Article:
Alexander von Humboldt (1769-1859) was an intrepid explorer and the most famous scientist of his age. His restless life was packed with adventure and discovery, whether climbing the highest volcanoes in the world or racing through anthrax-infested Siberia. He came up with a radical vision of nature, that it was a complex and interconnected global force and did not exist for man's use alone. Ironically, his ideas have become so accepted and widespread that he has been nearly forgotten.
"Poignant origin story"
From the author of the acclaimed The Brother Gardeners, a fascinating look at the founding fathers from the unique and intimate perspective of their lives as gardeners, plantsmen, and farmers. For the founding fathers, gardening, agriculture, and botany were elemental passions, as deeply ingrained in their characters as their belief in liberty for the nation they were creating. These stories reveal a guiding but previously overlooked ideology of the American Revolution.
Die große Biografie eines Universalgenies. Andrea Wulf vergegenwärtigt das pralle Leben des Universalgenies Alexander von Humboldt und zeigt ihn als interdisziplinären Forscher sui generis. Natur wird bei Humboldt quasi neu erfunden: In ihrer ganzen Fülle als Lebensnetz, als moderne Ausgestaltung der wirkmächtigen Idee von der "great chain of being". Wulf macht deutlich, worin Humboldt seiner Zeit weit voraus war und unverändert wichtig bleibt.
Alexander von Humboldt (1769-1859) is the great lost scientist: more things are named after him than anyone else. There are towns, rivers, mountain ranges, the ocean current that runs along the South American coast; there's a penguin, a giant squid - even the Mare Humboldtianum on the moon. His colourful adventures read like something out of a Boy's Own story.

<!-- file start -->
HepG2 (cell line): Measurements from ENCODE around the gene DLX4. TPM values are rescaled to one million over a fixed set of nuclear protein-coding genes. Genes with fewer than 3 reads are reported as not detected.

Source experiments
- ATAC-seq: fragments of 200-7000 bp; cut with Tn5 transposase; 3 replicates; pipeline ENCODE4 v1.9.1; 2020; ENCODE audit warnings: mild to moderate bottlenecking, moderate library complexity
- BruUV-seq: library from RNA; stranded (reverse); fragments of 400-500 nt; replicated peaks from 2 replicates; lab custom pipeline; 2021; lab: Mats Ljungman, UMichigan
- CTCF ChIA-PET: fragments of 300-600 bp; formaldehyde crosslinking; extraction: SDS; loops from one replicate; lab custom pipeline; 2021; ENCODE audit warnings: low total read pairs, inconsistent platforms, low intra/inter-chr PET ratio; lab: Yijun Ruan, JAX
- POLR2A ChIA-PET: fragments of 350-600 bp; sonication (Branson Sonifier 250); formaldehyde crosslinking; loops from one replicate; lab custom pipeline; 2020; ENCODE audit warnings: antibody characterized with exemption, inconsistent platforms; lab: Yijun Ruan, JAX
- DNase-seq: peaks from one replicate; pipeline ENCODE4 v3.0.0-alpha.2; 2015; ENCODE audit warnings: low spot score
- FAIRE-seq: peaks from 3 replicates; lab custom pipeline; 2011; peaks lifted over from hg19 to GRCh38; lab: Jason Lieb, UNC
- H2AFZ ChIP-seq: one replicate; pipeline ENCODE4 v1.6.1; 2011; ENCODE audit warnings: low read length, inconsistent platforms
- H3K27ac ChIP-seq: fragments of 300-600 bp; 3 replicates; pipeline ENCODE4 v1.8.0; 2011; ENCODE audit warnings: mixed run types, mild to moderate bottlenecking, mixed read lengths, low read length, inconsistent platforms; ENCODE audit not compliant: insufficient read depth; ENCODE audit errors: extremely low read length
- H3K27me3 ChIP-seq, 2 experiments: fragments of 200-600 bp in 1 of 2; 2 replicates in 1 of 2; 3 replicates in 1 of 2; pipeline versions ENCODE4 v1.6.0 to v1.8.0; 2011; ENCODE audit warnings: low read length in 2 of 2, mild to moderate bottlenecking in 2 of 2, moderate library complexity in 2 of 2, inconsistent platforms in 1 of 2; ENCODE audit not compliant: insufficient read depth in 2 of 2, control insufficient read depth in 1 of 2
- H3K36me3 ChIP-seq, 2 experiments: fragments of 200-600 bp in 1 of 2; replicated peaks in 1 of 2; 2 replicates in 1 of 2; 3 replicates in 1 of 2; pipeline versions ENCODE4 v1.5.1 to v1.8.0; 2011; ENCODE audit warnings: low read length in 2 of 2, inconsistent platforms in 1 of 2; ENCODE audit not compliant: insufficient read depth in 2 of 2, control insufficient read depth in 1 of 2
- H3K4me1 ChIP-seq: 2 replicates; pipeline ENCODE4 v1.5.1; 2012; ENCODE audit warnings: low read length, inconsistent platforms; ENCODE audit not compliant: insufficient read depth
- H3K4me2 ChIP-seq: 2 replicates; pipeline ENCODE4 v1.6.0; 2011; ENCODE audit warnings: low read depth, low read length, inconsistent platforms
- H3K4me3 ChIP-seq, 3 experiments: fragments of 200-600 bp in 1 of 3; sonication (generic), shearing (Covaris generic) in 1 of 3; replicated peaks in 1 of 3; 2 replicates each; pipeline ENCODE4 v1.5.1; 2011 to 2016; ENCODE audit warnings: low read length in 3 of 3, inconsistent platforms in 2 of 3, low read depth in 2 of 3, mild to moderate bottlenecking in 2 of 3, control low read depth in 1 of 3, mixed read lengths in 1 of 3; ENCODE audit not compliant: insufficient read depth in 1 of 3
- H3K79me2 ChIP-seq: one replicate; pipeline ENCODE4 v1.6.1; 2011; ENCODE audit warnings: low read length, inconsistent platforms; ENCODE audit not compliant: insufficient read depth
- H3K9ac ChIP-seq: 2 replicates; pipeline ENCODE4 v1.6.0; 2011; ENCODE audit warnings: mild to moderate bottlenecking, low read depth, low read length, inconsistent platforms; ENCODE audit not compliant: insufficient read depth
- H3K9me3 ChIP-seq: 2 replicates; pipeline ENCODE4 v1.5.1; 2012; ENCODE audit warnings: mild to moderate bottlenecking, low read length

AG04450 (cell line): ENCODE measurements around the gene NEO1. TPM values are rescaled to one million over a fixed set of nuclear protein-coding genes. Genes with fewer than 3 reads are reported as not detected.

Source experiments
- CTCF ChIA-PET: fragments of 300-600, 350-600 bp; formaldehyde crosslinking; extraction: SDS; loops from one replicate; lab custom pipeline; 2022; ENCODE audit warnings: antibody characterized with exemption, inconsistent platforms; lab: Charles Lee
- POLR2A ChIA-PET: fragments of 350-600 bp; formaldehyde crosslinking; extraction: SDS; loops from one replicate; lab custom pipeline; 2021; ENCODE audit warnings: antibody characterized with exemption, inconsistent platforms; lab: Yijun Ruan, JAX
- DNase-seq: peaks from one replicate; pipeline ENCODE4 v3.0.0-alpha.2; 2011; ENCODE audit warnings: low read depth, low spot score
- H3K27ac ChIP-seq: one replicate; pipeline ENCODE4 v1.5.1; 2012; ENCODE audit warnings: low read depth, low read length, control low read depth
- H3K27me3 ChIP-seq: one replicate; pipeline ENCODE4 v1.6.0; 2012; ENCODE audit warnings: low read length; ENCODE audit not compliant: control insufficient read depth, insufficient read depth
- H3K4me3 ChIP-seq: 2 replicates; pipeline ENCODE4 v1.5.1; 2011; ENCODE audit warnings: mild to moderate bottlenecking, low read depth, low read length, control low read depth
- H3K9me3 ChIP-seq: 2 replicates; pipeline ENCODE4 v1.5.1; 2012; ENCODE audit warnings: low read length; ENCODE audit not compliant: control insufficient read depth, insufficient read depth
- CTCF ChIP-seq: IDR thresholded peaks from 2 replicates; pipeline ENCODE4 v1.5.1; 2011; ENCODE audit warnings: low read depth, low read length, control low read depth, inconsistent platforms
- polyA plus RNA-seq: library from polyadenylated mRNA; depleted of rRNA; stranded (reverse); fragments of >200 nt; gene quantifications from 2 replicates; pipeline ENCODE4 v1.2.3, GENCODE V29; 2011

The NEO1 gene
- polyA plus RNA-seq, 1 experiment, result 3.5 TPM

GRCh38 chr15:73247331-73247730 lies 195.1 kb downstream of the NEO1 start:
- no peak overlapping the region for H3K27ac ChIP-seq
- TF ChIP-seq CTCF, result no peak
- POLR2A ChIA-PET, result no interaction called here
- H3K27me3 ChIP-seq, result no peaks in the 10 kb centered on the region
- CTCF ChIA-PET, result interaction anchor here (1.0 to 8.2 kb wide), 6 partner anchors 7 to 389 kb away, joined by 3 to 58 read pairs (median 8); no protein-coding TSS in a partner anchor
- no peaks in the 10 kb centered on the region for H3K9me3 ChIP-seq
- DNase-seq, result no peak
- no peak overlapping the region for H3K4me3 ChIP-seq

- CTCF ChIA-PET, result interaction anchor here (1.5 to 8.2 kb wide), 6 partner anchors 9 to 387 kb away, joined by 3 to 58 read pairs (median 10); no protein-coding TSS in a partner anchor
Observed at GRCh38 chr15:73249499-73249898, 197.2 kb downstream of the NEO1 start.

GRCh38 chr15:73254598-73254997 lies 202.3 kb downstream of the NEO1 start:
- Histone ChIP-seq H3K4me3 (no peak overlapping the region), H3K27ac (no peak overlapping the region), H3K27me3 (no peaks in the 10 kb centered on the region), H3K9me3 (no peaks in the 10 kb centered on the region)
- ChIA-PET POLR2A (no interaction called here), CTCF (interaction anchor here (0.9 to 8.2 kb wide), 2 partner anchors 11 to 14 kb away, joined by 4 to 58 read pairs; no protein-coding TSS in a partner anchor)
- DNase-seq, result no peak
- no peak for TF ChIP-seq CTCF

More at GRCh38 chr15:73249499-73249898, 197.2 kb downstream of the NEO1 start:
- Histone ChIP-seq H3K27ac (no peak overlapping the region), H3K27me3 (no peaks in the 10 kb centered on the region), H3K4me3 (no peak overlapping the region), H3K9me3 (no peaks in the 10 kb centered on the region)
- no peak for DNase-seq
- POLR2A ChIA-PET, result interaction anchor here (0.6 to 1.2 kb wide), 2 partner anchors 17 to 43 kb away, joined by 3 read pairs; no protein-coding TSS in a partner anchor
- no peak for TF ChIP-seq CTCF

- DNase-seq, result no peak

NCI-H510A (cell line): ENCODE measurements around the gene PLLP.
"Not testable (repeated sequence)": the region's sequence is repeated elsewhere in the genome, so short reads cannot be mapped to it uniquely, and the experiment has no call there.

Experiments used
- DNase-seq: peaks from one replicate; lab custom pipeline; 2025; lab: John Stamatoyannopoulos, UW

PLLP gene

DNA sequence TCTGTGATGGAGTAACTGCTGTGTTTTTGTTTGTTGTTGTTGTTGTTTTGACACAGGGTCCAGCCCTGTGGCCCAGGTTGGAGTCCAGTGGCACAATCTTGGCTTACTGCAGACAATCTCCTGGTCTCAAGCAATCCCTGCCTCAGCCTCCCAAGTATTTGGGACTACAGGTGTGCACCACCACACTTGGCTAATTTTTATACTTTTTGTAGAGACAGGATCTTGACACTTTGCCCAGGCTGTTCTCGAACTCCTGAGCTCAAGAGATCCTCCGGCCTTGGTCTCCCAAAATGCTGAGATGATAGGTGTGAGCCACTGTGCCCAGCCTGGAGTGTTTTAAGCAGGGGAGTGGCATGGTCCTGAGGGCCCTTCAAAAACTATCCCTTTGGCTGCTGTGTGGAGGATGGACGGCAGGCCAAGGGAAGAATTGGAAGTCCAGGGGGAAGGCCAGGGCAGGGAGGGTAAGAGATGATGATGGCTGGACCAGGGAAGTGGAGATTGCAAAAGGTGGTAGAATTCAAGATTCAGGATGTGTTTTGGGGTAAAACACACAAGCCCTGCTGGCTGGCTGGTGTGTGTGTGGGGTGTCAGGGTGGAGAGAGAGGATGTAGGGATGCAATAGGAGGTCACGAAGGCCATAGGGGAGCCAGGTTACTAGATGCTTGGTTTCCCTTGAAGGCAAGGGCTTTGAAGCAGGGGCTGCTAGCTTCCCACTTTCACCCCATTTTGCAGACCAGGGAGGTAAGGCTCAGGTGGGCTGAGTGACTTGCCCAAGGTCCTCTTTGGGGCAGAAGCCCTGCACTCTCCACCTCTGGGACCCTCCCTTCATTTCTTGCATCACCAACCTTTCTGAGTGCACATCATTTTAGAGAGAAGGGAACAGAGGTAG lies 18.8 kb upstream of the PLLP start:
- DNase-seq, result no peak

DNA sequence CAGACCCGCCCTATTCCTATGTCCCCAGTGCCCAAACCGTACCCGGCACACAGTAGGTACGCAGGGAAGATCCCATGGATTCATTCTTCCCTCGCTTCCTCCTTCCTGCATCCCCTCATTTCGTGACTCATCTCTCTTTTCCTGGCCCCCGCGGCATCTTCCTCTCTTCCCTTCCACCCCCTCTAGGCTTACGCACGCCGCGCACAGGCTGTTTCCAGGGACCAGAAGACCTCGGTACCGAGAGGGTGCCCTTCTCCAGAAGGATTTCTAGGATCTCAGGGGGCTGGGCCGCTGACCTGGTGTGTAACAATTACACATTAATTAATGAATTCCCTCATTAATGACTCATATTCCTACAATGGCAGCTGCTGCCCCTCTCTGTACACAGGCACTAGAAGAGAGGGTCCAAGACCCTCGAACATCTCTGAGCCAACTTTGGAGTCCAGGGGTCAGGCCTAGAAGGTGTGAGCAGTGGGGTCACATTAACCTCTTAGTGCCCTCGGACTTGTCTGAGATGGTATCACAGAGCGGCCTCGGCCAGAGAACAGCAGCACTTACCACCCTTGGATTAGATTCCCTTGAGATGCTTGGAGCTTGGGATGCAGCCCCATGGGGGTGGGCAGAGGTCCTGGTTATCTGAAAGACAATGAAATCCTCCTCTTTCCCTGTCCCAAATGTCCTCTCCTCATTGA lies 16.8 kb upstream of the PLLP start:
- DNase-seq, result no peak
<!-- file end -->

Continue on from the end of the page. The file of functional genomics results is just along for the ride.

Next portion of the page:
"An engaging, interesting read on a fascinating man"
On June 6, 1761, the world paused to observe a momentous occasion: the first transit of Venus between the earth and the sun in more than a century. Through that observation, astronomers could calculate the size of the solar system - but only if they could compile data from many different points of the globe, all recorded during the short period of the transit. Fortunately, transits of Venus occur in pairs: eight years later, the scientists would have another opportunity to succeed.
"Fascinating history, beautifully told"
On a summer's day in June 1761, astronomers all over the world cast their eyes to the sky to witness a rare astronomical event: the transit of Venus across the face of the sun. It was one of the most important collaborations of scientific history, as by racing to different points around the world and comparing results, these men hoped to unlock the key to one of the most pressing questions of the Enlightenment: the distance between the Earth and the sun, which would allow them to calculate the dimensions of our solar system.
A follow-up to Andrea Wulf's award-winning and critically acclaimed history of British gardening, this is the story of how George Washington, Thomas Jefferson, John Adams and James Madison's passion for nature, plants, agriculture and gardens shaped the birth of America.